Whenever a “hot” boy in class paid any attention to me, I’d let myself be treated like a doormat by him. After all, I wasn’t deserving of any better now, was I? I was brown-skinned and who would even want me around, a coffee shade covering me all over. The insides of my hands aren’t brown, the base of my feet aren’t either, my chest, and back, my thighs, none of those are brown as such. They’re wheatish, leaning more towards white than brown. But hey, the part of me that’s visible, that’s what matters right?!

So, I let boys abuse me, and treat me like doormats. I let them walk all over me, never having much self-respect to stand up to them. It didn’t matter that I was smart enough to beat all of them combined. I was the school topper in my board exams, and subsequently a university topper in my grad-years, but my smarts didn’t matter. Who wanted smart people anyway? The point was to be pretty, right?!

I had many bad relationships, and many bad flings, not because there was something wrong with the guys (not always at least) but because I could never get over my insecurities. I ended up with depression, sitting on a shrink’s couch once every week. And no, unlike what “Dear Zindagi” would have you believe, the shrink’s couch isn’t much of a revelation either.

I can still hear their laughter ringing in my ears. The hatred came more from the girls around me than from the boys. Later on, I grew to understand how interpellation had enabled them into thinking of me as competition, and thus demean me, but back then it was only helplessness and loneliness I felt. Later on, I also figured out that it wasn’t exactly their fault, they didn’t set out to be mean to me, they were only acting upon what had been fed to them, and their inability to understand further than that. Which is precisely why we, as a society, need to address what it is that we are feeding the children. Are we feeding them all our social evils?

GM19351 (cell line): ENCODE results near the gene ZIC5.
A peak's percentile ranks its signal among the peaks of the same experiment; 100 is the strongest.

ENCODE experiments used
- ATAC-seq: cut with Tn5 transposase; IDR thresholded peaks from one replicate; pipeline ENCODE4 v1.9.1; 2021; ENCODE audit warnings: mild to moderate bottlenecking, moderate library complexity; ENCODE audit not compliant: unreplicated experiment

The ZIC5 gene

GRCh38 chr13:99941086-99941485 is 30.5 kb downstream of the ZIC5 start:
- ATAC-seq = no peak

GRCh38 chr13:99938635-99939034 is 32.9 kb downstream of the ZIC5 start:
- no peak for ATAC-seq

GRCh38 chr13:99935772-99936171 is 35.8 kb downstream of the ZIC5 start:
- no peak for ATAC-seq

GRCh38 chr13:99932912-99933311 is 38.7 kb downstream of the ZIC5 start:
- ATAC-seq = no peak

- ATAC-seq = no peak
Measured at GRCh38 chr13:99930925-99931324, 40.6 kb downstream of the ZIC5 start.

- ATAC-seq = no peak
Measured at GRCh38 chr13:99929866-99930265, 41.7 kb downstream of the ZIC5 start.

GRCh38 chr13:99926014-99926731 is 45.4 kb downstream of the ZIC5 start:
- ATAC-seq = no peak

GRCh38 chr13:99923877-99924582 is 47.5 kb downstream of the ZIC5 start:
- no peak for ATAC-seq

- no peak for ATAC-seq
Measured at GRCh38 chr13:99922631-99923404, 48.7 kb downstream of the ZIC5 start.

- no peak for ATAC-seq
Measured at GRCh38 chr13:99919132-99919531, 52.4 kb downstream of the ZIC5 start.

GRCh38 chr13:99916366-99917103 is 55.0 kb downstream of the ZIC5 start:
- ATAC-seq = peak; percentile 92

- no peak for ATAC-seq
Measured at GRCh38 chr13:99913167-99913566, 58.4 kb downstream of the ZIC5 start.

What we are taught in a school makes for the foundation of our understanding. It not only defines who and how we are, it shapes our ability to learn, to understand, to be perceptive, introspective, and retrospective. What we are taught in school, in our early years, has a power that we don’t give credit for. This kind of teaching in a school textbook is not very different from feeding the children slow poison; it is going to harm them in many ways and they’ll spend years evaluating and dealing with it.

I am still brown-skinned. That is a lot of people’s definition of ugly. Because, hey, everyone wants chittiyan kalaiya (Punjabi for fair wrists) right? It took me a decade to believe that that it doesn’t make me undesirable, or undeserving. No one deserves to be taught otherwise, let alone in their school text book.